Front end calibration of MLX90316 three-axis rotary position sensor
“This application note describes the front-end calibration of the MLX90316 three-axis rotary position sensor before the device performs angular position extraction. The document also describes the dynamic offset cancellation mechanism, sensitivity mismatch, orthogonality, signal nonlinearity and the overall accuracy of the system.
This application note describes the front-end calibration of the MLX90316 three-axis rotary position sensor before the device performs angular position extraction. The document also describes the dynamic offset cancellation mechanism, sensitivity mismatch, orthogonality, signal nonlinearity and the overall accuracy of the system.
As shown in Figure 1 and Figure 2, if the magnet (radial magnetization) rotates above the MLX90316, the three-axis Hall plate provides two orthogonal signals Vx and Vy (respectively for the magnetic flux density along the X axis and Y axis) ).
These Hall signals are processed through a fully differential analog chain using classic offset cancellation techniques. The adjusted analog signal is converted by ADC and provided to the DSP module for further processing.
Although the on-chip dynamic offset cancellation mechanism (Hall plate quadrature rotation and chopper stabilized amplifier), the analog signal may show residual offset. The representation of this offset on the sinusoidal signal is shown in Figure 3, where the X0 and Y0 offsets are both amplified (X0 and Y0 are the digital representations of the analog levels V_x,0 and V_y,0). The offset value is usually very small and depends on the temperature.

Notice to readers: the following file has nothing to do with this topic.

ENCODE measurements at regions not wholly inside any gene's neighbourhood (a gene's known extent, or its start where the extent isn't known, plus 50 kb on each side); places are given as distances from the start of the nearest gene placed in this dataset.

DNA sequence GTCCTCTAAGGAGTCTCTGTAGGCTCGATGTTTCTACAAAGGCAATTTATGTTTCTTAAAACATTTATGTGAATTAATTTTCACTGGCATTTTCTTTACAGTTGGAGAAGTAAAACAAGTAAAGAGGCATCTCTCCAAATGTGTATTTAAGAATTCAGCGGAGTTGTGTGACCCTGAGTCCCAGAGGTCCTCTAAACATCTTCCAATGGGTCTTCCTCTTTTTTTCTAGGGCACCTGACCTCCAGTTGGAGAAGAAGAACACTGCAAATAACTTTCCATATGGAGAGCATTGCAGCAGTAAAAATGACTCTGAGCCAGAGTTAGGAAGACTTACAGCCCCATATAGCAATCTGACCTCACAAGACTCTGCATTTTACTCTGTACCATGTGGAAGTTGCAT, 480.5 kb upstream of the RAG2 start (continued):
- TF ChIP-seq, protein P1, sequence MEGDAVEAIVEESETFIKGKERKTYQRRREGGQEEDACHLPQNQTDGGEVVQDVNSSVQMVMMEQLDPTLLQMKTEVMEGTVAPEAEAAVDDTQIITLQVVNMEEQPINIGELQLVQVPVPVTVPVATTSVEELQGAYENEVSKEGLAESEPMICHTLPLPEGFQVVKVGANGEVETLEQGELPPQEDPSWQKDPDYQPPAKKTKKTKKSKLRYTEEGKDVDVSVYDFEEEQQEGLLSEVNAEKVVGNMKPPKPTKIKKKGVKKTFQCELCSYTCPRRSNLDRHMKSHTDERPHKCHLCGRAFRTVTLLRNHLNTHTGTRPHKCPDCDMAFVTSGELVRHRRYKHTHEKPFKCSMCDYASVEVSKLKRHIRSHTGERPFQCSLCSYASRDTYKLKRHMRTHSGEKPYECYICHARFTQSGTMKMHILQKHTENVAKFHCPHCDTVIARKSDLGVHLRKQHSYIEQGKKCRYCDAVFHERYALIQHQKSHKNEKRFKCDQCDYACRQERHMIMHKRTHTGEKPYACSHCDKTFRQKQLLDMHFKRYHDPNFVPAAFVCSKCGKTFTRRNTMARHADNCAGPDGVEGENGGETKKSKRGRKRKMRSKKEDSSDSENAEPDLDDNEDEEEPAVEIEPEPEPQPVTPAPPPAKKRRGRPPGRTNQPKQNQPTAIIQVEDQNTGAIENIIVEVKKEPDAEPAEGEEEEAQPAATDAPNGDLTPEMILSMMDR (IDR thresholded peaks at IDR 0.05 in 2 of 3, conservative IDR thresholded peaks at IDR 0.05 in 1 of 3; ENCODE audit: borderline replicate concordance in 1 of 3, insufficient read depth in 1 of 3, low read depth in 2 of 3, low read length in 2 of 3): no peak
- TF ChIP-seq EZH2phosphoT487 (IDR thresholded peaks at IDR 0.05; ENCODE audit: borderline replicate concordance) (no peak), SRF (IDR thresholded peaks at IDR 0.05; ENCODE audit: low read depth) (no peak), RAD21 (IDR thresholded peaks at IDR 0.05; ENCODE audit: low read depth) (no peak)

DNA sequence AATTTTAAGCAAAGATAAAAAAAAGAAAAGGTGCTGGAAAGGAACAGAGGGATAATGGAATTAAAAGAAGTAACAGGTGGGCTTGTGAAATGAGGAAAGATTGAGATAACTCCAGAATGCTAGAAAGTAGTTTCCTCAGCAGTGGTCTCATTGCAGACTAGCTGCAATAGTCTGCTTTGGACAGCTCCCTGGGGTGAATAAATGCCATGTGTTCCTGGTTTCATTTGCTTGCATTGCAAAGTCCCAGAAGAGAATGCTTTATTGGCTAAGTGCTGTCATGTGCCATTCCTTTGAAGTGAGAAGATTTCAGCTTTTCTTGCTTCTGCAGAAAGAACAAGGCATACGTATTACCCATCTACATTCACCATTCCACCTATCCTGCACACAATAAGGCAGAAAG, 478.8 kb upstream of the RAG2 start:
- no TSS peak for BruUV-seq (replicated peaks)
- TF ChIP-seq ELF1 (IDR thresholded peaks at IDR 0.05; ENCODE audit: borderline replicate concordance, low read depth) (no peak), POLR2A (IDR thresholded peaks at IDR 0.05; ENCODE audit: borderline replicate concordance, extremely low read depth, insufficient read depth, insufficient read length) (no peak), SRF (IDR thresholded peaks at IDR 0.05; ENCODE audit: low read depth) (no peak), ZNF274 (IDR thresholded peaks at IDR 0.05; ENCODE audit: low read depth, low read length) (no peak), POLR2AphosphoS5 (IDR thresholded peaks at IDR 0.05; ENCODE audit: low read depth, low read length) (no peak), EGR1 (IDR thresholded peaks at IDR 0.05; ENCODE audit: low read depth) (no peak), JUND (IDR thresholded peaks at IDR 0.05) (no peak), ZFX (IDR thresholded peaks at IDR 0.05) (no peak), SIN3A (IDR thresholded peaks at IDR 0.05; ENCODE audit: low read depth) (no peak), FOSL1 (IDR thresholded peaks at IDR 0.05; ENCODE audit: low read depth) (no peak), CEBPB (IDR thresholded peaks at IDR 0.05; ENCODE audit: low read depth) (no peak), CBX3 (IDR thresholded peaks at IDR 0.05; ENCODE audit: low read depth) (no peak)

Although the two Hall signals (V_x and V_y) are both generated by matched Hall plates and amplified by the common multiplexing amplification chain, the two signals may show residual amplitude differences. The two main reasons for this mismatch are the imperfect alignment of the IMC relative to the Hall plate constellation and the difference between the sensitivities of different three-axis Hall plates. An illustration of the amplitude mismatch is shown in Figure 4.
Quadrature error, also called quadrature error, is the phase error between sine and cosine signals. This means that the phase separation of the two signals is not exactly 90 degrees. The sensor’s DSP will continuously adjust the relationship between sine and cosine to obtain a constant phase separation of 90 degrees.
In normal operation, signal nonlinearity is negligible. Its signature is easy to identify; four cycles over 360 degrees. Therefore, it can solve the main source of non-linearity, that is, magnetic saturation (the applied field at the IMC position is greater than 70mT).